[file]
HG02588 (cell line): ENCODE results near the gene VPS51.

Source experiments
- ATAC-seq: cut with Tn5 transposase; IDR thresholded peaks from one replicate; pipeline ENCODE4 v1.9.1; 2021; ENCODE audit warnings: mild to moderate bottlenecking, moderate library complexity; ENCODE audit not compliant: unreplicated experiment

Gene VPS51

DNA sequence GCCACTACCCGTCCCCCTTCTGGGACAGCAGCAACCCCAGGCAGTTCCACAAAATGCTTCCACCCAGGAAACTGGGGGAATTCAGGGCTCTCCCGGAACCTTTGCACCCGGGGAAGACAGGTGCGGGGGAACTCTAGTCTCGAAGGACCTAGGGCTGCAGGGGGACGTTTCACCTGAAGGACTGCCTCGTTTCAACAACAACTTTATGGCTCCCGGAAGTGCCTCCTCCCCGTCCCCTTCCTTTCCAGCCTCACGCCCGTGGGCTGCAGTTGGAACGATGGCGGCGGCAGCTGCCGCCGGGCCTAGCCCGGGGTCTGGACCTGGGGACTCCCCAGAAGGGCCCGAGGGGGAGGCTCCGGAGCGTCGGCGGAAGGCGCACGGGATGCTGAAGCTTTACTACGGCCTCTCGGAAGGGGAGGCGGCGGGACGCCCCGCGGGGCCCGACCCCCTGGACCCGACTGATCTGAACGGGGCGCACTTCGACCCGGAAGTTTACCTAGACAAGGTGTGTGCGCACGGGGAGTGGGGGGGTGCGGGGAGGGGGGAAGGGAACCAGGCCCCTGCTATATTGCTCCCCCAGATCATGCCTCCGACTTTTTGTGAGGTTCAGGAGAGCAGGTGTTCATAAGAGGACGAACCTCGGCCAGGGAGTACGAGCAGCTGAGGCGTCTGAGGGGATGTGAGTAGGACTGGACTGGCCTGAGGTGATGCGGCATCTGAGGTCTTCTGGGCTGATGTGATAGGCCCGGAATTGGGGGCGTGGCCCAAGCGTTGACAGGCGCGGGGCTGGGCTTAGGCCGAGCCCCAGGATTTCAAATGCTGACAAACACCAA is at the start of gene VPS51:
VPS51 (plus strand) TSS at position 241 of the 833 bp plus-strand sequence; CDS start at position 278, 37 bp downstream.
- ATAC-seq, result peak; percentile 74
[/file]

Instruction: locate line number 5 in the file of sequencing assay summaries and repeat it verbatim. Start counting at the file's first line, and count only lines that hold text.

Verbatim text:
DNA sequence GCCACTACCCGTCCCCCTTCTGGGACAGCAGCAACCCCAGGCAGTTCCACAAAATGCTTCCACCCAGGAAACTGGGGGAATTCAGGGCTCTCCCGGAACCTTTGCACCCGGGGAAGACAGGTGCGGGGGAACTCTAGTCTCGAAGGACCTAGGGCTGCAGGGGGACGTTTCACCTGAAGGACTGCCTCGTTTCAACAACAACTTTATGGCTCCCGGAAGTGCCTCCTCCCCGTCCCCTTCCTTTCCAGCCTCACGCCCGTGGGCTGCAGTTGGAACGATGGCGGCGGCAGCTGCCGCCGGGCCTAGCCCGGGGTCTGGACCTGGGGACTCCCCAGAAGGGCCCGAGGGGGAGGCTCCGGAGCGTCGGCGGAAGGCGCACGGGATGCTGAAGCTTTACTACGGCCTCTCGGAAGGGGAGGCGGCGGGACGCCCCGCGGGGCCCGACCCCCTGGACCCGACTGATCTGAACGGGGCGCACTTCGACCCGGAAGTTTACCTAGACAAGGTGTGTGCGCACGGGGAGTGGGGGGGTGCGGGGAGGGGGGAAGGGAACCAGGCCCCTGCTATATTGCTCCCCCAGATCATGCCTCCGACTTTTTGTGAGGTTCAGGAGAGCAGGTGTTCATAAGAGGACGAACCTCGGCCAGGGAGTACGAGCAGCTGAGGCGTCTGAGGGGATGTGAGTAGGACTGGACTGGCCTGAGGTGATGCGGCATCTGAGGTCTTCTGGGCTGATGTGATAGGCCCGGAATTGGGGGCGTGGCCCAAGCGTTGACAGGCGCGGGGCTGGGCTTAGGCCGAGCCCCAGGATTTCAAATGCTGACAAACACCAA is at the start of gene VPS51: